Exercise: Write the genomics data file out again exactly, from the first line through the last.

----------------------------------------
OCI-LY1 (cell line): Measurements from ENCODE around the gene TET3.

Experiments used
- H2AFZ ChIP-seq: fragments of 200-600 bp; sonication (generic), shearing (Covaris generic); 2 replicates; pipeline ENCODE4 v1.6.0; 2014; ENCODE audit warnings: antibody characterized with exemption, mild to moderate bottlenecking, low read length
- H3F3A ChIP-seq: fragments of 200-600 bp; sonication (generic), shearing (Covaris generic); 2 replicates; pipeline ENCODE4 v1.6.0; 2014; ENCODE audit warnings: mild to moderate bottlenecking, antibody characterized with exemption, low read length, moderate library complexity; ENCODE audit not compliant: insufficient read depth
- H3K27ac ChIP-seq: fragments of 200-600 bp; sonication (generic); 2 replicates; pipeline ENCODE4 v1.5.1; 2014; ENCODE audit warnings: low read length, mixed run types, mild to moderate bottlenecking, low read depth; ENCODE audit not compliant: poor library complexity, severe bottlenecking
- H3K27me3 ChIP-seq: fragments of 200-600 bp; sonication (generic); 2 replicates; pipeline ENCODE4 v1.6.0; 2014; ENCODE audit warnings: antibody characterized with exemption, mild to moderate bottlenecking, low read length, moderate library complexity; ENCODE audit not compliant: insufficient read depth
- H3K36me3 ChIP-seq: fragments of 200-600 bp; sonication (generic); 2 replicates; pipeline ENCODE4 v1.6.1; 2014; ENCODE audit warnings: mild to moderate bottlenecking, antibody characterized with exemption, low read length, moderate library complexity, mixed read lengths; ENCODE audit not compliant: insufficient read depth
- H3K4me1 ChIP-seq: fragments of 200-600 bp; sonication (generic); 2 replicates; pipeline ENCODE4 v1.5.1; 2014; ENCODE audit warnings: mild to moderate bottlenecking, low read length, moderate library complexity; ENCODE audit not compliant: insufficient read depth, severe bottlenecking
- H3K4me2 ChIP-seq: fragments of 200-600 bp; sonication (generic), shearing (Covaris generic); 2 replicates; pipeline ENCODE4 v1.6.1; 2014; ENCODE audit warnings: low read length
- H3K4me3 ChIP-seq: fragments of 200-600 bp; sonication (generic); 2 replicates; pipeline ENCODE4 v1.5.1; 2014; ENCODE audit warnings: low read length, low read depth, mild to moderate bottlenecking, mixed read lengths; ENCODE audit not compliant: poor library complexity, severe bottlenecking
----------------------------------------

OCI-LY1 (cell line): Measurements from ENCODE around the gene TET3.

Experiments used
- H2AFZ ChIP-seq: fragments of 200-600 bp; sonication (generic), shearing (Covaris generic); 2 replicates; pipeline ENCODE4 v1.6.0; 2014; ENCODE audit warnings: antibody characterized with exemption, mild to moderate bottlenecking, low read length
- H3F3A ChIP-seq: fragments of 200-600 bp; sonication (generic), shearing (Covaris generic); 2 replicates; pipeline ENCODE4 v1.6.0; 2014; ENCODE audit warnings: mild to moderate bottlenecking, antibody characterized with exemption, low read length, moderate library complexity; ENCODE audit not compliant: insufficient read depth
- H3K27ac ChIP-seq: fragments of 200-600 bp; sonication (generic); 2 replicates; pipeline ENCODE4 v1.5.1; 2014; ENCODE audit warnings: low read length, mixed run types, mild to moderate bottlenecking, low read depth; ENCODE audit not compliant: poor library complexity, severe bottlenecking
- H3K27me3 ChIP-seq: fragments of 200-600 bp; sonication (generic); 2 replicates; pipeline ENCODE4 v1.6.0; 2014; ENCODE audit warnings: antibody characterized with exemption, mild to moderate bottlenecking, low read length, moderate library complexity; ENCODE audit not compliant: insufficient read depth
- H3K36me3 ChIP-seq: fragments of 200-600 bp; sonication (generic); 2 replicates; pipeline ENCODE4 v1.6.1; 2014; ENCODE audit warnings: mild to moderate bottlenecking, antibody characterized with exemption, low read length, moderate library complexity, mixed read lengths; ENCODE audit not compliant: insufficient read depth
- H3K4me1 ChIP-seq: fragments of 200-600 bp; sonication (generic); 2 replicates; pipeline ENCODE4 v1.5.1; 2014; ENCODE audit warnings: mild to moderate bottlenecking, low read length, moderate library complexity; ENCODE audit not compliant: insufficient read depth, severe bottlenecking
- H3K4me2 ChIP-seq: fragments of 200-600 bp; sonication (generic), shearing (Covaris generic); 2 replicates; pipeline ENCODE4 v1.6.1; 2014; ENCODE audit warnings: low read length
- H3K4me3 ChIP-seq: fragments of 200-600 bp; sonication (generic); 2 replicates; pipeline ENCODE4 v1.5.1; 2014; ENCODE audit warnings: low read length, low read depth, mild to moderate bottlenecking, mixed read lengths; ENCODE audit not compliant: poor library complexity, severe bottlenecking